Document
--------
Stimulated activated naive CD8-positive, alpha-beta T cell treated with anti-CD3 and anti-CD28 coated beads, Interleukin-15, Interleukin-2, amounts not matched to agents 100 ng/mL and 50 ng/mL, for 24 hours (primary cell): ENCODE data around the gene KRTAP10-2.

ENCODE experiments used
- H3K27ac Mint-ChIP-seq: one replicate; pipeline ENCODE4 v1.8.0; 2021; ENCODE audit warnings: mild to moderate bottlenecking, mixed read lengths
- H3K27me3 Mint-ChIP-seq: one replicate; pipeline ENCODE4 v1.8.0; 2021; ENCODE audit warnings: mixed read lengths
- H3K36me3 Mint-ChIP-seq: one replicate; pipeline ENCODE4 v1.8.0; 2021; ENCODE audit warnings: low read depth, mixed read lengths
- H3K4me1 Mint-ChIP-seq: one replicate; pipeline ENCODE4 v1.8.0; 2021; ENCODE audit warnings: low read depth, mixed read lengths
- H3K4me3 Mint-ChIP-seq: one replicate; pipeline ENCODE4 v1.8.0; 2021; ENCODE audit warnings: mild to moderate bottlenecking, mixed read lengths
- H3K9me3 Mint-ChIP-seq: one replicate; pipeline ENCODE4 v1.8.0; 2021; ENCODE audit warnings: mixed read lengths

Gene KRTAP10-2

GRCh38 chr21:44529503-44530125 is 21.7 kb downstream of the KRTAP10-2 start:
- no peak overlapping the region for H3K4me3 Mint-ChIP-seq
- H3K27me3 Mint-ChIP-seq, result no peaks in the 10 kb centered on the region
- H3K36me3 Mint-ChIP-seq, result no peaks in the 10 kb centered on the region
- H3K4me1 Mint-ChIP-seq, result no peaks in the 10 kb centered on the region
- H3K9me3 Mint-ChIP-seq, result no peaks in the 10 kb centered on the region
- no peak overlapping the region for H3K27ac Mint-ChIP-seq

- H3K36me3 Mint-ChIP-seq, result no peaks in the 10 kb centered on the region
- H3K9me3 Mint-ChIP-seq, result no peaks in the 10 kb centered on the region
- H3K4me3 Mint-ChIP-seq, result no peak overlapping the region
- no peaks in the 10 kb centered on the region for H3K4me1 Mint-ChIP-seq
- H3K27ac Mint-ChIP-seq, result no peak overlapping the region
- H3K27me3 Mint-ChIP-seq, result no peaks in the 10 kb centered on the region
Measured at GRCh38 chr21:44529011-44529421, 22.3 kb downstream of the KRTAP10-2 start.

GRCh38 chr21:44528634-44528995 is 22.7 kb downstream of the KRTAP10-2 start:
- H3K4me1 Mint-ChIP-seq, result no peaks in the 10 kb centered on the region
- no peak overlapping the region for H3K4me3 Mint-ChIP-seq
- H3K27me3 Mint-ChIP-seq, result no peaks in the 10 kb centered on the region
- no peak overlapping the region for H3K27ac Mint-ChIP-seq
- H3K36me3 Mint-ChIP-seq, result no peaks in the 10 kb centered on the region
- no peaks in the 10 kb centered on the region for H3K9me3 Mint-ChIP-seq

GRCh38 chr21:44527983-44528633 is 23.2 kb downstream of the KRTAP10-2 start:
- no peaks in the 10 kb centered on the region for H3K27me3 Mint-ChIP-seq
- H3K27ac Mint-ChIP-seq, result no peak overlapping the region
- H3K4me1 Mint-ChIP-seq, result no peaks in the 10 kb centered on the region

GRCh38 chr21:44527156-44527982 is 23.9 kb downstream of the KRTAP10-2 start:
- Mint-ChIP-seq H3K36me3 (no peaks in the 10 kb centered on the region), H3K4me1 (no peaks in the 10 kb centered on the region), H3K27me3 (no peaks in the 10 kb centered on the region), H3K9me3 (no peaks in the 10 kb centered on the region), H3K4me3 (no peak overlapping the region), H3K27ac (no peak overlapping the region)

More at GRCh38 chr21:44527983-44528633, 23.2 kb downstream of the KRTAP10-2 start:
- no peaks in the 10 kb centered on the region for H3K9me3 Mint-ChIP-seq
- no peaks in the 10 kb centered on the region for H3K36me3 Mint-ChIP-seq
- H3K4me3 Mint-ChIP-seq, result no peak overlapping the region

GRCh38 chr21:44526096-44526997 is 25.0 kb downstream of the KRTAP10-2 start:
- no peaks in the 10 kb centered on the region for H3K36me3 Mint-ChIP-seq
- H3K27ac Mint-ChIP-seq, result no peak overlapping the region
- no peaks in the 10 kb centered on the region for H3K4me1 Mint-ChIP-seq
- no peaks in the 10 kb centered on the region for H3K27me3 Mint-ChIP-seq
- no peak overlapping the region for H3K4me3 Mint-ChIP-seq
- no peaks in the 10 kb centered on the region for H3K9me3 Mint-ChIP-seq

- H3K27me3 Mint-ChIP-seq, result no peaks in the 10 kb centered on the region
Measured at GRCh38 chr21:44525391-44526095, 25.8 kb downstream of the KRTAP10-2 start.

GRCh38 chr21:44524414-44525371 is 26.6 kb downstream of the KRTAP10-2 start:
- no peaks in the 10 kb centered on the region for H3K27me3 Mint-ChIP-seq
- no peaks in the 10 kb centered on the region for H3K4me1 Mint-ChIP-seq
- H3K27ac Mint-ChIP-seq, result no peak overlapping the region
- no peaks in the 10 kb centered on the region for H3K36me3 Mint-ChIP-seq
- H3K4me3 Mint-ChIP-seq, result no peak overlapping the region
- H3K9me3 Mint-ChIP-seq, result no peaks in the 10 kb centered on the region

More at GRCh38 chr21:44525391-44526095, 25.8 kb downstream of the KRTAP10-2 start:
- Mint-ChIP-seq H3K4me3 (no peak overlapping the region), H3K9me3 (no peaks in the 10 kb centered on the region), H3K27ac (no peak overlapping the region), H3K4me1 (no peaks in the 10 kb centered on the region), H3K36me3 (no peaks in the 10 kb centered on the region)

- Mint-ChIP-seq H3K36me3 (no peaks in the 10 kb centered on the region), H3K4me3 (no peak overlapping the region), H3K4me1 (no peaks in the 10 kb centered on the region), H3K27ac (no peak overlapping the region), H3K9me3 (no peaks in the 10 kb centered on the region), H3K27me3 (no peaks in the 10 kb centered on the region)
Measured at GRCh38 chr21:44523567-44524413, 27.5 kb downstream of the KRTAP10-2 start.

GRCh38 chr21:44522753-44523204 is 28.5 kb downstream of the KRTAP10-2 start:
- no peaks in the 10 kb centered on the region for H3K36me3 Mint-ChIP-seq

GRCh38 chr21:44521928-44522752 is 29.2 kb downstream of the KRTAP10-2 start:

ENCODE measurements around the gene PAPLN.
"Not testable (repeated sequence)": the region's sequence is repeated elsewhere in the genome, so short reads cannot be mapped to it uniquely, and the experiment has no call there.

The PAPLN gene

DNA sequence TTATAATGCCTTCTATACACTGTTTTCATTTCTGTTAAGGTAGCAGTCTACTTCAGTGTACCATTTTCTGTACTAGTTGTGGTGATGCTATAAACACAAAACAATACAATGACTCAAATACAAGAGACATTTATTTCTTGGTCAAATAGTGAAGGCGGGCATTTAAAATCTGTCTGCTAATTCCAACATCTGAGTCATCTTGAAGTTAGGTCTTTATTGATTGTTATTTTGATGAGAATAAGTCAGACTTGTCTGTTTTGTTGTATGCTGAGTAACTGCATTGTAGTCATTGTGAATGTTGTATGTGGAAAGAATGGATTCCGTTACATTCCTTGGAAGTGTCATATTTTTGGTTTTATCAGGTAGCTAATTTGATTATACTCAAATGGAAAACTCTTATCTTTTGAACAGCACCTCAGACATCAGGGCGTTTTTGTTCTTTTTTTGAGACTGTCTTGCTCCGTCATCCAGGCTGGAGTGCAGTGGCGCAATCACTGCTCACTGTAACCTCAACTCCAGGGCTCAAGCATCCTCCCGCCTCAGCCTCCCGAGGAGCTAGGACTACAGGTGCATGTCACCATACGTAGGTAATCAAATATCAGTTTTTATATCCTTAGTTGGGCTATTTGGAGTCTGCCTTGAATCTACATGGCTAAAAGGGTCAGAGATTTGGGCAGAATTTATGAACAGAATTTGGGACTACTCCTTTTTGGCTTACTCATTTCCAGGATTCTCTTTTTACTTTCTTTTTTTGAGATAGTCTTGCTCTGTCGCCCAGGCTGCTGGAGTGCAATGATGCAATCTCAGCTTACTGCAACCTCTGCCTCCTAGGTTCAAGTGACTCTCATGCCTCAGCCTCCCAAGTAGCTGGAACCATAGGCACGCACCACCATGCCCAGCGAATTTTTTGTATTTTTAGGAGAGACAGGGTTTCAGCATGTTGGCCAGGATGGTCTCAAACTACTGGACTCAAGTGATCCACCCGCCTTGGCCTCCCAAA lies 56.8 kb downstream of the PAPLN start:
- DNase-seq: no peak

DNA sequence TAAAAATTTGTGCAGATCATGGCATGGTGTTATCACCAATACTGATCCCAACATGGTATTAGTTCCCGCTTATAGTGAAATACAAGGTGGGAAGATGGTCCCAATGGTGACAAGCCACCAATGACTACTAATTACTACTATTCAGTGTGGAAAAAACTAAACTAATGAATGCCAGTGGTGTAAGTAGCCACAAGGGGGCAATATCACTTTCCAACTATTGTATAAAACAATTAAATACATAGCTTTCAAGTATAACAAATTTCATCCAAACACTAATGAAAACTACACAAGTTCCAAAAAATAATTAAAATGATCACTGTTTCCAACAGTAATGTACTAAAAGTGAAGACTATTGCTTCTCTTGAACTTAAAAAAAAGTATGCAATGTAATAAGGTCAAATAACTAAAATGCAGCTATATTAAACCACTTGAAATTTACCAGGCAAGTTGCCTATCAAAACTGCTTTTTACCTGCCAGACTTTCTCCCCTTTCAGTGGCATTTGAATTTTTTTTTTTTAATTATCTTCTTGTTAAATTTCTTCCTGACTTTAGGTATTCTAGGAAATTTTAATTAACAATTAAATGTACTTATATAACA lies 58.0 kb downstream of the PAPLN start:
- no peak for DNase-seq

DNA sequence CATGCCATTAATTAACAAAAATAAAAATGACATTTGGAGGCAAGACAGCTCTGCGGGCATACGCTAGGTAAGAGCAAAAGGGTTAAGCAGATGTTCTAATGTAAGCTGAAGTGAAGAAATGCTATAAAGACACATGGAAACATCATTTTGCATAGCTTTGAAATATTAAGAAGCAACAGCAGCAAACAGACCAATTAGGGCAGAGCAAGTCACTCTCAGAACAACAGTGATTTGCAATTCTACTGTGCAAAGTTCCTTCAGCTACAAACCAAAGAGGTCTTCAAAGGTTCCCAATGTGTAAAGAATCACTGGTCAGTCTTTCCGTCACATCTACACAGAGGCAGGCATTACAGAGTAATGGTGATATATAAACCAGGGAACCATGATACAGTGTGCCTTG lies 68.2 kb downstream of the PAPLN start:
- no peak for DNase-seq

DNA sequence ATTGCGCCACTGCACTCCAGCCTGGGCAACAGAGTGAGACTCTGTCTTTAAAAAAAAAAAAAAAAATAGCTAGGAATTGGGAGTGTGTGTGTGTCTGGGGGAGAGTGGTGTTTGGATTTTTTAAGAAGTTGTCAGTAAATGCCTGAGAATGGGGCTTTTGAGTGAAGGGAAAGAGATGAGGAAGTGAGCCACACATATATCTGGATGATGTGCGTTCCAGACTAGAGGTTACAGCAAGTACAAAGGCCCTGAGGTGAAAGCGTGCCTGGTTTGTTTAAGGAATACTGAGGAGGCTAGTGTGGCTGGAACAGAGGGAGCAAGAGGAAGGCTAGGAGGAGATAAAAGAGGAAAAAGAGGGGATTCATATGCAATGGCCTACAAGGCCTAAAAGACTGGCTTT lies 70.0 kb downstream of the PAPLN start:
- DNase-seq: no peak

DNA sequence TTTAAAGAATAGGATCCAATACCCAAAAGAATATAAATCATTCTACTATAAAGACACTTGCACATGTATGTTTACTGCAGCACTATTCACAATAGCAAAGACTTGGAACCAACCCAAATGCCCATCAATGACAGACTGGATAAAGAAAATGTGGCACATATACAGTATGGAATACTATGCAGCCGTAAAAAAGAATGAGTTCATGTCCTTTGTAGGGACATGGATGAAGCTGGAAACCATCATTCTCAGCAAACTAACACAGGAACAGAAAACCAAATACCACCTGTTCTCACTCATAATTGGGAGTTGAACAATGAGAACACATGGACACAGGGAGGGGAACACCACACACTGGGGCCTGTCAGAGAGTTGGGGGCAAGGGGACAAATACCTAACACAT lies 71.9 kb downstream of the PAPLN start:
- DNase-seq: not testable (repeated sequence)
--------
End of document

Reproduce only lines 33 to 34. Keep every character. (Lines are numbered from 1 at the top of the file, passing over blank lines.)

- H3K27ac Mint-ChIP-seq, result no peak overlapping the region
- H3K4me1 Mint-ChIP-seq, result no peaks in the 10 kb centered on the region